Bird-Flu Research to Start Again After New Safety Rules

After a yearlong halt based on safety concerns, research will resume on forms of the H5N1 bird-flu virus that scientists made easily transmissible within some mammals, and could potentially be a threat to humans.

Researchers should restart their projects in countries where governments have approved appropriate biosecurity measures, according to a letter signed by 40 researchers and published by the journals Science and Nature. This doesn’t currently include the U.S., the scientists wrote.

In January 2012, researchers worldwide issued a moratorium on testing H5N1, a strain of bird flu virus that can infect people after contact with diseased fowl. During the past year, scientists have established rules designed to make the studies less risky, allowing them to resume, said Ron Fouchier, a researcher at Erasmus Medical Center in the Netherlands.

“All of the conditions for which the moratorium has been installed have been met, except in the USA,” Fouchier said yesterday in a conference call with reporters. “In those countries where the research can be done safely, the research should restart.”

Because of the risk that mutations of the bird-flu virus could make it easier for mammals to spread the infection, research is needed to test the effectiveness of vaccines and anti-viral medications against an airborne H5N1, Fouchier said.

In May, research led by Yoshihiro Kawaoka at the University of Wisconsin at Madison and published by Nature, showed how H5N1 would become easily transmissible by mixing with the H1N1 swine flu virus that sparked the 2009 pandemic. In June, Science published studies by Fouchier and colleagues showing that five genetic tweaks made the virus airborne among ferrets, the mammals whose response to the flu is most like that of humans.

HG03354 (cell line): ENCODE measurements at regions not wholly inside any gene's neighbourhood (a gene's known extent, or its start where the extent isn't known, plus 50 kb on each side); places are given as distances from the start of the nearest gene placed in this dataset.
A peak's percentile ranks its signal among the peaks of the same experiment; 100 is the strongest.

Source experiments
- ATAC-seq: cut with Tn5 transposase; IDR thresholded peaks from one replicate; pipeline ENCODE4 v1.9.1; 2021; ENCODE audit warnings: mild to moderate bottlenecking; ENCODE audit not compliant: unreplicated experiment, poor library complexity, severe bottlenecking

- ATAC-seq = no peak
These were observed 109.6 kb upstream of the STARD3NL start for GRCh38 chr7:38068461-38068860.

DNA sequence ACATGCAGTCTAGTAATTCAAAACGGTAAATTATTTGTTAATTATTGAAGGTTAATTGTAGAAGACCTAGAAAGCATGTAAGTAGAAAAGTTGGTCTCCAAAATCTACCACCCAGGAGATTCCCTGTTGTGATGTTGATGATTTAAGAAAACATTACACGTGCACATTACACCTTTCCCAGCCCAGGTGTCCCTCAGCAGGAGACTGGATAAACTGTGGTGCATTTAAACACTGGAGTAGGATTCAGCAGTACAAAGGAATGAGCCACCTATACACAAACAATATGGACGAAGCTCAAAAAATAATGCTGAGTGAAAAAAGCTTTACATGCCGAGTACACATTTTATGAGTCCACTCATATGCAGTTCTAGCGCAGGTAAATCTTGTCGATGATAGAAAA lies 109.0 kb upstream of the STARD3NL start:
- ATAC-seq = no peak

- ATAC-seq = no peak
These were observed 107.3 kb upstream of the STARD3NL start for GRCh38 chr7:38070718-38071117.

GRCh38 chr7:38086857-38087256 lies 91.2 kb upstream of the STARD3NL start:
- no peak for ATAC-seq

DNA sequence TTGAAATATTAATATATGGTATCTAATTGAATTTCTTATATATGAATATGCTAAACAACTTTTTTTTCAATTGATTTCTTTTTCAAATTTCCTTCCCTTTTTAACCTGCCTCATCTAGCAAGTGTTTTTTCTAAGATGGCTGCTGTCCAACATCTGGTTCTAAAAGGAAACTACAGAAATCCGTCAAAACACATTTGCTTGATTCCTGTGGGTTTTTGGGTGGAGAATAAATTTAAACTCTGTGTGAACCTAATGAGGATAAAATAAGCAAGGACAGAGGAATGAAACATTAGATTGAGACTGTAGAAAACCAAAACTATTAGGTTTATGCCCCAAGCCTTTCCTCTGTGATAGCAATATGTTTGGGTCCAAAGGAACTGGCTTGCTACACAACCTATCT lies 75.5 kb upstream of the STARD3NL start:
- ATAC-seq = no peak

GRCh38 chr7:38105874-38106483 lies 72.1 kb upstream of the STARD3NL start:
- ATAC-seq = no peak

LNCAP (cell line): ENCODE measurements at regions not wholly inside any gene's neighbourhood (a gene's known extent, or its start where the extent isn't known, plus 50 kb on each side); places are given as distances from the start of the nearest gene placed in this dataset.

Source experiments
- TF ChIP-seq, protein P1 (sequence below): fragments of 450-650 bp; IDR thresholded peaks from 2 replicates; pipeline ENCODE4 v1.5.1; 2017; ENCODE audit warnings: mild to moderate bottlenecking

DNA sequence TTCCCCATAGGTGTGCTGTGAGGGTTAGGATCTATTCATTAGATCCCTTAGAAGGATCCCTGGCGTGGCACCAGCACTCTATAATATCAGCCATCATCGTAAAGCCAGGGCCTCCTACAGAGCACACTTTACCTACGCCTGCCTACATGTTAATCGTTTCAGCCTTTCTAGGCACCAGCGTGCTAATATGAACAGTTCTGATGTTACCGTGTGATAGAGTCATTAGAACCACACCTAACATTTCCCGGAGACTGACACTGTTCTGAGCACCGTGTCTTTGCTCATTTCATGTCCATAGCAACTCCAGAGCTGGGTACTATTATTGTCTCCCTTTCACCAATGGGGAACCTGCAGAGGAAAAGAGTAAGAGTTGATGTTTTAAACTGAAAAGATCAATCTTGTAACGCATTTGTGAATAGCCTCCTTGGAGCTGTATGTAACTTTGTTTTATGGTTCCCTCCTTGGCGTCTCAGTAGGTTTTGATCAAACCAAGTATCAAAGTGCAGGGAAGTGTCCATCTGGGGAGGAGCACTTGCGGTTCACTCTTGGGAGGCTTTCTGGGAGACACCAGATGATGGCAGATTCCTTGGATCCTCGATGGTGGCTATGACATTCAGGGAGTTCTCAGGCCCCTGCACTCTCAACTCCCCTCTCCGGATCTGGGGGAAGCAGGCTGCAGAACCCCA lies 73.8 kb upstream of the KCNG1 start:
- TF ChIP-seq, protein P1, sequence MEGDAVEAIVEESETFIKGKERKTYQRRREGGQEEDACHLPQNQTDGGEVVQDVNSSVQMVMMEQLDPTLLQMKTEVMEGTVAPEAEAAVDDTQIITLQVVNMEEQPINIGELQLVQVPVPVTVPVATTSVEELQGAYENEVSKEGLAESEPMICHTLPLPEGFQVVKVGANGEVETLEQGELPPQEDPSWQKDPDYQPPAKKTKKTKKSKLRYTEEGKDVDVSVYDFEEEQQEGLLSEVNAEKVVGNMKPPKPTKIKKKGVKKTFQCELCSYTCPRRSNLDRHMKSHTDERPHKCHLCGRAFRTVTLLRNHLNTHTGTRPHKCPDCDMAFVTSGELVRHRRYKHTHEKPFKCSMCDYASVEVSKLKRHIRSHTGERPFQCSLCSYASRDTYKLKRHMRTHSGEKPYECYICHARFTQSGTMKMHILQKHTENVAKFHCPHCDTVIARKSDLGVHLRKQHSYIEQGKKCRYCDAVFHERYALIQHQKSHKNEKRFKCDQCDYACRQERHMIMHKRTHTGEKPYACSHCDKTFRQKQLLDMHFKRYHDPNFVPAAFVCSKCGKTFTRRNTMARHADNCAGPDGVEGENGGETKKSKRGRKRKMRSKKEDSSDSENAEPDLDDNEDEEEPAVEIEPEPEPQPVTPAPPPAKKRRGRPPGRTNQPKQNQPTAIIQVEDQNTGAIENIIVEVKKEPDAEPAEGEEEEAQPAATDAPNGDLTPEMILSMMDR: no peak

Publication Delays

Publication of both studies were delayed after scientists were asked to censor their work to prevent it from being used by bioterrorists.

At a meeting of the World Health Organization in February, experts including Kawaoka, Fouchier and Anthony S. Fauci, director of the National Institute of Allergy and Infectious Diseases, agreed that the full findings should be published to help scientists design vaccines and drugs, and to help for pandemic preparations.

“We knew this was coming at some point,” said Gregory Hartl, a WHO spokesman, in an interview. “The fact that they had this self-imposed moratorium for almost a year when it was only supposed to be six months gave everyone a chance to sit back and look at issues, breathe a bit and understand what we need to do going forward.”

U.S. Review

The U.S. is in the process of finalizing criteria to determine what bird flu projects it will fund, said Fauci, director of the National Institute of Allergy and Infectious Diseases, based in Bethesda, Maryland.

That review, currently being done by the Department of Health and Human Services, may be complete in several weeks, Fauci said. Once those criteria are established, the NIH will begin reviewing research requests on a case-by-case basis and let those that meet the safety framework to proceed, he said.

Under the U.S. guidelines, researchers will only be allowed to conduct experiments that could occur naturally, not “some crazy Frankenstein type of experiment,” Fauci said.

The research will also have to have a benefit to public health that out weights the risk and be done in the least risky way possible, he said.

“Even though we feel a complete moratorium is over, whether or not you can specifically do an experiment with NIH or CDC money will depend on whether you fulfill the criteria,” he said in a telephone interview.

Moratorium Lesson

The biggest lesson from the moratorium was learning how to better communicate the benefits of research on H5N1, Richard Webby, a virologist at St. Jude’s Research Hospital who also signed the letter, said during the call.

Scientists have been monitoring for pandemic-inducing changes in H5N1 since the strain was recovered from a farmed goose in China’s southern province of Guangdong in 1996. The virus has since spread across Asia, Europe, the Middle East and parts of Africa, devastating poultry flocks and causing sporadic infections in people, though it doesn’t spread well in humans.

More than 600 people have been infected with bird flu, and almost 60 percent have died, according to the Geneva-based WHO.

Appropriate security measures include enhanced biosafety level 3 laboratories that work on infectious diseases that can cause serious sickness or death. In some countries, such as Canada, a higher level of safety may be required.

“We are certainly not restarting today,” Fouchier said. “It takes time to shut down research and it takes time to start it back up.”

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